"The Negev is the backyard of the state of Israel. We are struggling to get any investment here."
Al Hajooj says the situation is most difficult for Bedouin women who face the dual challenges of living as Bedouin in Israel but also as women in a patriarchal society, where 30 percent of families are polygamous.
The conditions for women living in unrecognized villages are dramatically worse than for their counterparts in Israeli-built Negev towns, she said. "Today 75 percent of the Bedouin students [largely from recognized Negev towns] in university are women. But in the unrecognized villages the situation is very different - 65 percent of girls are out of school because there are no schools."
The Israeli government's recent suing of the Bedouin residents of al-Araqib village in the Negev - for US$500,000 to cover the cost of repeatedly demolishing their homes - has sparked fresh debate over Israel's treatment of its Bedouin minority.
Claims by Bedouin residents that al-Araqib is built on ancestral land have been dismissed by Israel, which has carried out more than 20 demolition and eviction operations in the village since July 2010. Israel considers al-Araqib, along with 34 other Bedouin villages in the Negev, an illegal settlement built on state-owned land.
Ortal Tzabar, spokesperson for the Israel Lands Authority, told IRIN: "This case is not about demolitions; these people are criminals. This land has been deserted since 1950, when it was taken by Israel. We had even leased the land to other Bedouins for agricultural use and they chased them away.
"But their claim that the land belongs to them is now under investigation and if it is found they have any rights at all, they will be allowed to return."
In response, a spokesperson for Araqib residents, Awad Abu Freih, said: "The court [process] is going to take some time, the next hearing is not soon. It has been very exhausting.
"The government doesn't like us; they don't want us but this is our land. They have been using our land for over 60 years. We don't owe them any money. They should give us compensation."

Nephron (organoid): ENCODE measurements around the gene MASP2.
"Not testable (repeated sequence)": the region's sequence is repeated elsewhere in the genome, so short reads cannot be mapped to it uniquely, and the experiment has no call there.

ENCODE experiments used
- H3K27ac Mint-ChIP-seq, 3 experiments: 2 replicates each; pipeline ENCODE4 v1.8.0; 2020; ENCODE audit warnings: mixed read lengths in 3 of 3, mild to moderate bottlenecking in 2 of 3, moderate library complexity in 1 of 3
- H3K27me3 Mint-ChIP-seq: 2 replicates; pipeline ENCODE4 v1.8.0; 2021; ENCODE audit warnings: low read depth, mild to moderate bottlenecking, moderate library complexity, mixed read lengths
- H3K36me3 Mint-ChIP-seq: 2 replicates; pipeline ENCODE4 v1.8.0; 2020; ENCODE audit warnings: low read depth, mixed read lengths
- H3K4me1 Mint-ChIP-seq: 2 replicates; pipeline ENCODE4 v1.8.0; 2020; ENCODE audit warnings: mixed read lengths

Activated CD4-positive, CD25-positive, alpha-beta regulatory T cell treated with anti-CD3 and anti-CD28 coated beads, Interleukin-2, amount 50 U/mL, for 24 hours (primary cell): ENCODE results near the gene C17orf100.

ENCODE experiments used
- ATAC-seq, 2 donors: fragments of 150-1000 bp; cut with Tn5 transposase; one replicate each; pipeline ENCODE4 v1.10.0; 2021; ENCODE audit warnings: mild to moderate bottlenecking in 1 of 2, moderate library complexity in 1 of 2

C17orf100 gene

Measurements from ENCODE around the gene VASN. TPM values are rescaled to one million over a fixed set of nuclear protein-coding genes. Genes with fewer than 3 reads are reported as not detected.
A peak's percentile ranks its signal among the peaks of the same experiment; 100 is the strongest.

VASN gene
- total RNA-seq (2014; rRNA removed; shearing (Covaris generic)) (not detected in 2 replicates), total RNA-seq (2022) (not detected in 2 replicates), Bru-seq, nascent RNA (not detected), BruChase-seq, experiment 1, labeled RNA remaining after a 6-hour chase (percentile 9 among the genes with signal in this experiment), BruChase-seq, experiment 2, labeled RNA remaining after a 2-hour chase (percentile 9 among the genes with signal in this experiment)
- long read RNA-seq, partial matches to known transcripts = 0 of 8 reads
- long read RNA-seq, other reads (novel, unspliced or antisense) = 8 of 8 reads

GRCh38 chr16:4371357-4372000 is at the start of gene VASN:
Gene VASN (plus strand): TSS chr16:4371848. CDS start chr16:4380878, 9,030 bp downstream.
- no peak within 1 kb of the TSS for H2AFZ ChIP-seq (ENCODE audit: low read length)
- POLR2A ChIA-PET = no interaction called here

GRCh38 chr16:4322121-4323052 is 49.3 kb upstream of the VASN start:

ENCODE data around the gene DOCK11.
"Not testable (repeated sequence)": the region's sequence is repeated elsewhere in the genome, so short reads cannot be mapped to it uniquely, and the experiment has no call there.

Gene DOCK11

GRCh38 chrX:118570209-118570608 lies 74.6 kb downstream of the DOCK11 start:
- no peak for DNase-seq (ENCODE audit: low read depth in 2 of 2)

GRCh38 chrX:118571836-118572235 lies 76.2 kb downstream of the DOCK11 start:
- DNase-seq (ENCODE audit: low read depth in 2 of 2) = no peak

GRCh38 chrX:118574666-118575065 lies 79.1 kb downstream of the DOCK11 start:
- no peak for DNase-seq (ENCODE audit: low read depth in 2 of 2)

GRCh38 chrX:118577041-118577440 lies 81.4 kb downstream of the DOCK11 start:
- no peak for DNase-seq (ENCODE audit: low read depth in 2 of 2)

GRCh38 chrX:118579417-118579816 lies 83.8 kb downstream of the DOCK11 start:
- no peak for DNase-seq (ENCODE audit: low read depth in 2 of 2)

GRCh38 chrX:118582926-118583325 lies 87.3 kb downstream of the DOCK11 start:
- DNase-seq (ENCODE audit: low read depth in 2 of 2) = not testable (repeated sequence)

Khadra El Saneh is the director of Sidreh, the only NGO of its kind in Israel working to educate and promote the rights of Bedouin women. A mother of four, El Saneh overcame initial opposition from the traditional elements in her community to set up a weaving centre. The centre now employees 70 local women to make rugs that sell in boutiques across Israel and are exported as far afield as New York and Tokyo.
"Our aim is to empower women here with basic things. Bedouin women are at the lowest level of employment in Israeli society; 90 percent of Bedouin women living in recognized villages are illiterate. In unrecognized villages, that number is more like 100 percent.
"If a woman has education and economic empowerment, she can take more control, make decisions, be more useful to her society and her family."
In an effort to combat low literacy rates, Sidreh also runs courses teaching Arabic, Hebrew and English. Since it opened in 1998, 1,400 women 17-60 have graduated from its literacy course. It also offers community services, like early childcare.
Sidreh's weaving business was launched in 2007. The 70 women employed to spin wool, stitch and weave the rugs each earn on average 2000 NIS (US$586) a month. The organization is supported by a number of international and national aid agencies, including Oxfam, but has received no support from the state of Israel.
According to El Saneh, the solution to her community's education and employment crisis is simple: "If we have schools, girls can go to school. If we don't have schools, girls can't go. If a woman doesn't have skills, transport and basic logistics she can't open a business. If she has, she can.
The Tamil Nadu government will soon pay mothers who get their newborns vaccinated as per the immunization schedule.
Under the Muthulakshmi Reddy Scheme, each pregnant woman will get a smart card with her medical details. The health department will deposit Rs 4,000 to her bank account after she registers with a government healthcare unit. The money is intended to help her have nutritious food and avoid anaemia during pregnancy.
If the woman gives birth to her child at a government hospital, the state will deposit Rs 4,000 more in her bank account. If the mother takes the baby to the healthcare unit for all vaccinations, the health department will transfer another Rs 4,000 to her account after the 14th week.
Suffering refugees said more aid was vital but agencies have limited reach in Somalia where Islamist militants, including the al-Qaida-linked al-Shabab, are waging an insurgency against the country's weak UN-backed government.
"We are living in plight, we left our homes, lost our animals and farms so we ask everyone to help us to survive," Abdi Muse Abshir said.
Lul Hussein, a mother of five, said her family had a sleepless night after their makeshift home crumbled.
"We are starved and we don't have enough help," she said. "Who's helping us? No one! So we are already between death and bad life."
Al-Shabab, the most dangerous group among the militants al-Shabab, has barred major relief organisations from operating in the territories it controls.
The UN said tens of thousands of people have died in Somalia in areas held by the Islamist rebels because food aid could not reach them.